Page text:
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Isabel Thurley (nee Bruce) Remembers


 Who remembers playing LEAVO at Pultneytown Academy?

This was a game we devised in the final year of primary school which was much frowned upon by staff, principally because it involved too much interaction between boys and girls.

 The rules of LEAVO were quite simple.  It usually began with the boys chasing the girls.  A large semi-circle was drawn on the tarmac in chalk against one wall of the school, which became the designated ‘holding pen’ for captives.  The boys pursued the girls around the playground, (which in Pultneytown Academy was quite extensive) with gusto, and once they were caught they were marched to the ‘holding pen’. 

 Girls were obliged to remain in the semi-circle until such time as they were ‘rescued’ and, as several boys were usually on guard duty on the perimeter, this was not easy.  Nevertheless, one of the girls usually managed to rush through the semi-circle shouting ‘LEAVO’, which was the signal for everyone in captivity to make a hasty departure.  Of course they had to evade the guards, and have the energy to avoid further capture.  Sooner or later, however, all the girls would be in captivity, after which the whole process was reversed.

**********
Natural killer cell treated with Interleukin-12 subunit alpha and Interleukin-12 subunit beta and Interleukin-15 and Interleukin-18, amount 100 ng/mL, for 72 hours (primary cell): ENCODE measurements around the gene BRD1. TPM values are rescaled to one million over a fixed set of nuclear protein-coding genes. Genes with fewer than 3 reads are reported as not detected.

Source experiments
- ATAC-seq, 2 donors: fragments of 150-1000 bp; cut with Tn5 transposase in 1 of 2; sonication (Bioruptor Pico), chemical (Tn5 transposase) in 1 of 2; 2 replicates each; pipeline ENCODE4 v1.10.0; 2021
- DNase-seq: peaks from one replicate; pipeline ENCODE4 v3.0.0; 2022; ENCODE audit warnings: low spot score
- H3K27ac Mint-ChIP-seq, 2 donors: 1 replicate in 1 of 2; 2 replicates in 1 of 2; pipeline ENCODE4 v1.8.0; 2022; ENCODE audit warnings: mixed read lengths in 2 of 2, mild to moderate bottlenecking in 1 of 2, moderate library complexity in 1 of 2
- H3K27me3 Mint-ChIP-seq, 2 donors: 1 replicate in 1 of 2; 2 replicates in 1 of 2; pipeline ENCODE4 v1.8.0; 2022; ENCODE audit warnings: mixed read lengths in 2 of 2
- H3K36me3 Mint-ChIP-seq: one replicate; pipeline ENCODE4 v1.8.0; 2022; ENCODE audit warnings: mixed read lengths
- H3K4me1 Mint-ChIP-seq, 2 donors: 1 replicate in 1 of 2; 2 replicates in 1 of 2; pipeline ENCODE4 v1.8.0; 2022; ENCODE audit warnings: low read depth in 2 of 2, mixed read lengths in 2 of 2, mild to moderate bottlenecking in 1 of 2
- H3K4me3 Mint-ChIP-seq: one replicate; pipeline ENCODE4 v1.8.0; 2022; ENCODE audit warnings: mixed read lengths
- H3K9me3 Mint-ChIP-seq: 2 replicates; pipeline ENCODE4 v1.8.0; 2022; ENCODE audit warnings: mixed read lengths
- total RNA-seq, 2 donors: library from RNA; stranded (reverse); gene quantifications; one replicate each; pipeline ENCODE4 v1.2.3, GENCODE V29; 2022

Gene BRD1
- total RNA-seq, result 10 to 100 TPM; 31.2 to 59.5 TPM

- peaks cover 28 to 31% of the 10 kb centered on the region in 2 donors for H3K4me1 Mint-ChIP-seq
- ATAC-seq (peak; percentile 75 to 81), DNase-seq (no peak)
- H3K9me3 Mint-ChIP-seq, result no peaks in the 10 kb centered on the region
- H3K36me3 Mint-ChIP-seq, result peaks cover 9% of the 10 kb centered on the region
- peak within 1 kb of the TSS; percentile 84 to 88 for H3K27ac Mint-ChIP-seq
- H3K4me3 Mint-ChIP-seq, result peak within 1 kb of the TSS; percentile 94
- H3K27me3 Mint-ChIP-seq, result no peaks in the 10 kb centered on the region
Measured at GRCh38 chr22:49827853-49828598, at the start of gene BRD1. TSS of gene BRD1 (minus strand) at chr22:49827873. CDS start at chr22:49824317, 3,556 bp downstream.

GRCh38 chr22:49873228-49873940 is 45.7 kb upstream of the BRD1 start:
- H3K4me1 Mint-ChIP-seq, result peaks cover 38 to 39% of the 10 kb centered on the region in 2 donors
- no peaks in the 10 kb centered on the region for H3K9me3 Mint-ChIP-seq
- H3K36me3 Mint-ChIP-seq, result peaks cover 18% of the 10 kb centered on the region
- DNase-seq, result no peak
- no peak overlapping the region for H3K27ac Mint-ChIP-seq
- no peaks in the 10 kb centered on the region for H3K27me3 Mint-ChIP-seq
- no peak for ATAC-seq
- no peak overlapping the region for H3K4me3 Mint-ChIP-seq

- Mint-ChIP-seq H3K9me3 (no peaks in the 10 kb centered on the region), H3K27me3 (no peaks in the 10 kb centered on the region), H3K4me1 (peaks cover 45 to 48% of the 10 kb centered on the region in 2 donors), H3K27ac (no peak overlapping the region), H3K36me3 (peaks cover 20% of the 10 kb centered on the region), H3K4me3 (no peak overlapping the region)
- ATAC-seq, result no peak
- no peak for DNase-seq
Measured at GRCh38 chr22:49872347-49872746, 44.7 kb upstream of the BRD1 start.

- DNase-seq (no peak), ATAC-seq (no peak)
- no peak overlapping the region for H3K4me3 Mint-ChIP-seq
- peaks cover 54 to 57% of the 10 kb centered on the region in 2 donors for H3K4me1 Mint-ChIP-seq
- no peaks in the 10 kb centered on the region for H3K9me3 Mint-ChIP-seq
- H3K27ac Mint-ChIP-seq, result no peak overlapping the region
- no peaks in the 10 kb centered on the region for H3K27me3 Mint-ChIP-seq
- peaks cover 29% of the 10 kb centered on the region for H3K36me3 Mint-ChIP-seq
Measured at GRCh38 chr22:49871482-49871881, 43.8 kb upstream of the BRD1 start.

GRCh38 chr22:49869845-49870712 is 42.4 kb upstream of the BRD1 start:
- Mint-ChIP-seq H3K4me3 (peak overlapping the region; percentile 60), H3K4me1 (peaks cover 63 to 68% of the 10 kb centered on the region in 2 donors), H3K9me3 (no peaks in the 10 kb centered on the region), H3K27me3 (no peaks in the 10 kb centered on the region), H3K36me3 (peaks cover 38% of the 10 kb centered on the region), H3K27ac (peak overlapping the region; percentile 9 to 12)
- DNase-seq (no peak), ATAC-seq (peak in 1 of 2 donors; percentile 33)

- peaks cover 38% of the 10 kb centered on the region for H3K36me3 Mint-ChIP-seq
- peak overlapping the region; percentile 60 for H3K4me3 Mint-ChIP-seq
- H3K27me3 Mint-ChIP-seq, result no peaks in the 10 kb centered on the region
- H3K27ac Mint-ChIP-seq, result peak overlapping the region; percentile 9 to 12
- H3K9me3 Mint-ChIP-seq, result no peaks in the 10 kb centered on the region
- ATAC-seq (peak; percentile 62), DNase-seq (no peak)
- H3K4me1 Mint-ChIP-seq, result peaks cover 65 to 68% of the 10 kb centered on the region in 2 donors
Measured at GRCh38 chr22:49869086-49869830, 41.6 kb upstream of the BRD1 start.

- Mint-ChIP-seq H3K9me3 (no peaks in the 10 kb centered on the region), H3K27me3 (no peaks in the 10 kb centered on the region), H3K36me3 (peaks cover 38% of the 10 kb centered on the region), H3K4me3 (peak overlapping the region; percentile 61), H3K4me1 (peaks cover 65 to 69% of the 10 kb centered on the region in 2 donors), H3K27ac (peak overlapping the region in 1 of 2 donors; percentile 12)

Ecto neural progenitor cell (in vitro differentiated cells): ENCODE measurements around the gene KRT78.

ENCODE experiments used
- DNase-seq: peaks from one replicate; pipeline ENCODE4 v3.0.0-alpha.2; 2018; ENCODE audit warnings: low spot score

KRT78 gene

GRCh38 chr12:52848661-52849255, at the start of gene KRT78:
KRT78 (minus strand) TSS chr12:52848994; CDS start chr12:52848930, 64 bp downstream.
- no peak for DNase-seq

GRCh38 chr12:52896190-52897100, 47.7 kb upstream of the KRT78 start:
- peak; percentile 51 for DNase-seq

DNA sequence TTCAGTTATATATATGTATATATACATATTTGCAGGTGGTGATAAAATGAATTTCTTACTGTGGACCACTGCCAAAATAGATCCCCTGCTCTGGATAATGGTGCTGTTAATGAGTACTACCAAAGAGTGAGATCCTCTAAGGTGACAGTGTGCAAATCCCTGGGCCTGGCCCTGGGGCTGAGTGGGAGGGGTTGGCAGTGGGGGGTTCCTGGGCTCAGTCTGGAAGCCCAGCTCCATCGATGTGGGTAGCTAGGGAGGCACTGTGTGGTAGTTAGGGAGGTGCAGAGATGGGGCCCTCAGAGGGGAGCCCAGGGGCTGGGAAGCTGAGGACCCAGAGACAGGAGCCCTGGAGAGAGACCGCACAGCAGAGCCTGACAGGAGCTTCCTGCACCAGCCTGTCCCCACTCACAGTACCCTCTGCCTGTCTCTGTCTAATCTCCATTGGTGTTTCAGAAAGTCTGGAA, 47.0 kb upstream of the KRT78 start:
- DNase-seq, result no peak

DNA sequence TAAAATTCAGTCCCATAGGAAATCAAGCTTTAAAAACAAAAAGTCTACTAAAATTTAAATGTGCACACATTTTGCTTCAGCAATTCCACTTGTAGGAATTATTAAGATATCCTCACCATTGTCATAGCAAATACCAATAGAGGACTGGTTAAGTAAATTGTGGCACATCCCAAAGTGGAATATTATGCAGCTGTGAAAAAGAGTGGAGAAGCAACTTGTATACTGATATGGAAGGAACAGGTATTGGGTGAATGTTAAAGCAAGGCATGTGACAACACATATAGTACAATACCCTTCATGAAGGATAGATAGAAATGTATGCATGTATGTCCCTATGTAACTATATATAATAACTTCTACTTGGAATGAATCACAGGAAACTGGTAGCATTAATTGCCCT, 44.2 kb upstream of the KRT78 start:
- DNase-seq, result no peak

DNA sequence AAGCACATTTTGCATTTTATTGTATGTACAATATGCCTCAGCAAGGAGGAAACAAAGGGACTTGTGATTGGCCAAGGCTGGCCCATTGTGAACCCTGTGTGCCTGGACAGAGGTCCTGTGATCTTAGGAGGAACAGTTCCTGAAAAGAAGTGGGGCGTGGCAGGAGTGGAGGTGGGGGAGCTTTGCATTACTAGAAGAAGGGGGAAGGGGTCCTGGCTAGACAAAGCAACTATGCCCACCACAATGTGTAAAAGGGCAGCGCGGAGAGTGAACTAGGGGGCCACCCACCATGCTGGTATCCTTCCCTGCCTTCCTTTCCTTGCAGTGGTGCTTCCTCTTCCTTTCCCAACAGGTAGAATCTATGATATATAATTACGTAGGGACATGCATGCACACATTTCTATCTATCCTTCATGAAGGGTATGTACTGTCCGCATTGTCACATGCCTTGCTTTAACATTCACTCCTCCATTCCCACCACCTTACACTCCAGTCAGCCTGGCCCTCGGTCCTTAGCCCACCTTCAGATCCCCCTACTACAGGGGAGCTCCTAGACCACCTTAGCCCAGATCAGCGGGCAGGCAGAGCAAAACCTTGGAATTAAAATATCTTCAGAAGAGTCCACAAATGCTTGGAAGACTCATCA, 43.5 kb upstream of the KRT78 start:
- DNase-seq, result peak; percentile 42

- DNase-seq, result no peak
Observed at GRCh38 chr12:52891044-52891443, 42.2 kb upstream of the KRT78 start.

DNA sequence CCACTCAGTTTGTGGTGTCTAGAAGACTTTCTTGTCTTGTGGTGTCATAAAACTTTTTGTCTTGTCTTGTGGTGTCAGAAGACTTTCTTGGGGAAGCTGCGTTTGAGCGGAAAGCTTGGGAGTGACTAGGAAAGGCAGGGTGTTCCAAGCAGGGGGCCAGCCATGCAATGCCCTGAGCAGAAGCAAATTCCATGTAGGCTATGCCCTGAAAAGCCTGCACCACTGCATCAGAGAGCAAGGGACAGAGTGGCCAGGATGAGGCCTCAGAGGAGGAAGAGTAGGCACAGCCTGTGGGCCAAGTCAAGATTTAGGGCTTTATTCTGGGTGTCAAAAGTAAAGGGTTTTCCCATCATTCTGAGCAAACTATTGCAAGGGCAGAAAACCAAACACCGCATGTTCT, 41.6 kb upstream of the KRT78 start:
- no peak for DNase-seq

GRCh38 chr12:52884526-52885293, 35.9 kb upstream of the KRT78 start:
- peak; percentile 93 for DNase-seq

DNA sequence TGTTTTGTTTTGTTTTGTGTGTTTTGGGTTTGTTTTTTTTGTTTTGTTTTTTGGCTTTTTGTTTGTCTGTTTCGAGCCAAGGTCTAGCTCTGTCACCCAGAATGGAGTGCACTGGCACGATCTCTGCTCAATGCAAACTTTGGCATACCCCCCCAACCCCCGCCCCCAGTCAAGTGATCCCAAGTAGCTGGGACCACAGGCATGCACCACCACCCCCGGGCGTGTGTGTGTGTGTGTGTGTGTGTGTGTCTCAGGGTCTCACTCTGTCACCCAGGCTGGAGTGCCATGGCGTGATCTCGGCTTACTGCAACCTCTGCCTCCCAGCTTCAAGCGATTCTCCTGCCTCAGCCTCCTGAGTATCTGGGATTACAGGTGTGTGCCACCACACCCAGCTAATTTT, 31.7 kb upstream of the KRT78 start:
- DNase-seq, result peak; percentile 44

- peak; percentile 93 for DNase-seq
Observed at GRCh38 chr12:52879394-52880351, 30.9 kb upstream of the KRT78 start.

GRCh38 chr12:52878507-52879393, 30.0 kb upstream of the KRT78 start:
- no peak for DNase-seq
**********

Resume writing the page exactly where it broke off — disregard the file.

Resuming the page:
The game was pretty rough, and torn shirts, skirts, and dresses were common.  I can distinctly remember trying to sneak out of the house in an old, torn dress which was much too small, but which was eminently suitable for the rough and tumble of LEAVO.  Unfortunately I was spotted and made to go upstairs and change!   Parents were generally not sympathetic to our requests to attend school in old clothes, and even though we often returned home with a tear  in a favourite dress and suffered the inevitable consequences, we were not discouraged.

 I think LEAVO was the process by which the girls and boys at Pultneytown Academy first acknowledged each other’s existence, but without actually admitting to any similarities or common interests.  LEAVO was essentially a war which allowed the sexes to mix, but not to appear to fraternise unduly! 

 Despite the objections of staff to LEAVO, I consider it to have been a healthy and relatively innocent pastime, and one of the many games forgotten by today’s youngsters who favour TV or just ‘hanging out’.  It was certainly enjoyable.

 Of course, once we graduated to the High School, we were too aware of our dignity and our brand new uniforms to participate in anything like LEAVO